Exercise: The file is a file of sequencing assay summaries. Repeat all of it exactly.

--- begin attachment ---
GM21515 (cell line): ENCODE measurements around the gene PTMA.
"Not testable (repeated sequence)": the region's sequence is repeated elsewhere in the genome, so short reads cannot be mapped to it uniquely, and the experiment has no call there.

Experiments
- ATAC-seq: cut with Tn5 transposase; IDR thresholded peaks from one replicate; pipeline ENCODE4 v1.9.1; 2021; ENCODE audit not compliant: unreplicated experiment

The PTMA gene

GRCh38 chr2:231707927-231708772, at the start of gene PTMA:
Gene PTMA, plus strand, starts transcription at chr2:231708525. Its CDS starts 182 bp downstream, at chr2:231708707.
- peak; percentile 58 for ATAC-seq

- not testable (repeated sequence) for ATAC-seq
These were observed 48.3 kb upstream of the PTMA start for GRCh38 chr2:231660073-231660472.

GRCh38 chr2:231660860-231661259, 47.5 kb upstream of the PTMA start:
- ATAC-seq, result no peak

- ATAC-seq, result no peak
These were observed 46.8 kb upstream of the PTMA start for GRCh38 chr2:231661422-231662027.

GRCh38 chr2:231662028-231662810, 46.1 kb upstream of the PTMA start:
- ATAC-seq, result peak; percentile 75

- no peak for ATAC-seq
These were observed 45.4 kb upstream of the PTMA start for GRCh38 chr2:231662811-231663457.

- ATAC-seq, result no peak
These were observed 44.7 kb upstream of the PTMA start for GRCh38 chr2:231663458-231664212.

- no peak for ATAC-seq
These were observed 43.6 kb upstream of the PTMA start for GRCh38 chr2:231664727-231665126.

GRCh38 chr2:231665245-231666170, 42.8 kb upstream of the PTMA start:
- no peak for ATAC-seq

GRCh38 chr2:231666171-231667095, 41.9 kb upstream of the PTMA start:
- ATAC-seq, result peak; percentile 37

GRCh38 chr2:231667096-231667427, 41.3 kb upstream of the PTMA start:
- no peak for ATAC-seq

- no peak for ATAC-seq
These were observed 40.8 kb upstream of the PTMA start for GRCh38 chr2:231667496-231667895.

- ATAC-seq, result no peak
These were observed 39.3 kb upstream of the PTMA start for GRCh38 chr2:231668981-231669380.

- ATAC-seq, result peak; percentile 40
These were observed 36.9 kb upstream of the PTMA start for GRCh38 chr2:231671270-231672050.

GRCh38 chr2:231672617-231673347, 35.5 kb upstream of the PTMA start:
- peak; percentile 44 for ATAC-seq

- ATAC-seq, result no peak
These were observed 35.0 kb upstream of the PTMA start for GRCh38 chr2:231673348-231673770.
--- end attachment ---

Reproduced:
GM21515 (cell line): ENCODE measurements around the gene PTMA.
"Not testable (repeated sequence)": the region's sequence is repeated elsewhere in the genome, so short reads cannot be mapped to it uniquely, and the experiment has no call there.

Experiments
- ATAC-seq: cut with Tn5 transposase; IDR thresholded peaks from one replicate; pipeline ENCODE4 v1.9.1; 2021; ENCODE audit not compliant: unreplicated experiment

The PTMA gene

GRCh38 chr2:231707927-231708772, at the start of gene PTMA:
Gene PTMA, plus strand, starts transcription at chr2:231708525. Its CDS starts 182 bp downstream, at chr2:231708707.
- peak; percentile 58 for ATAC-seq

- not testable (repeated sequence) for ATAC-seq
These were observed 48.3 kb upstream of the PTMA start for GRCh38 chr2:231660073-231660472.

GRCh38 chr2:231660860-231661259, 47.5 kb upstream of the PTMA start:
- ATAC-seq, result no peak

- ATAC-seq, result no peak
These were observed 46.8 kb upstream of the PTMA start for GRCh38 chr2:231661422-231662027.

GRCh38 chr2:231662028-231662810, 46.1 kb upstream of the PTMA start:
- ATAC-seq, result peak; percentile 75

- no peak for ATAC-seq
These were observed 45.4 kb upstream of the PTMA start for GRCh38 chr2:231662811-231663457.

- ATAC-seq, result no peak
These were observed 44.7 kb upstream of the PTMA start for GRCh38 chr2:231663458-231664212.

- no peak for ATAC-seq
These were observed 43.6 kb upstream of the PTMA start for GRCh38 chr2:231664727-231665126.

GRCh38 chr2:231665245-231666170, 42.8 kb upstream of the PTMA start:
- no peak for ATAC-seq

GRCh38 chr2:231666171-231667095, 41.9 kb upstream of the PTMA start:
- ATAC-seq, result peak; percentile 37

GRCh38 chr2:231667096-231667427, 41.3 kb upstream of the PTMA start:
- no peak for ATAC-seq

- no peak for ATAC-seq
These were observed 40.8 kb upstream of the PTMA start for GRCh38 chr2:231667496-231667895.

- ATAC-seq, result no peak
These were observed 39.3 kb upstream of the PTMA start for GRCh38 chr2:231668981-231669380.

- ATAC-seq, result peak; percentile 40
These were observed 36.9 kb upstream of the PTMA start for GRCh38 chr2:231671270-231672050.

GRCh38 chr2:231672617-231673347, 35.5 kb upstream of the PTMA start:
- peak; percentile 44 for ATAC-seq

- ATAC-seq, result no peak
These were observed 35.0 kb upstream of the PTMA start for GRCh38 chr2:231673348-231673770.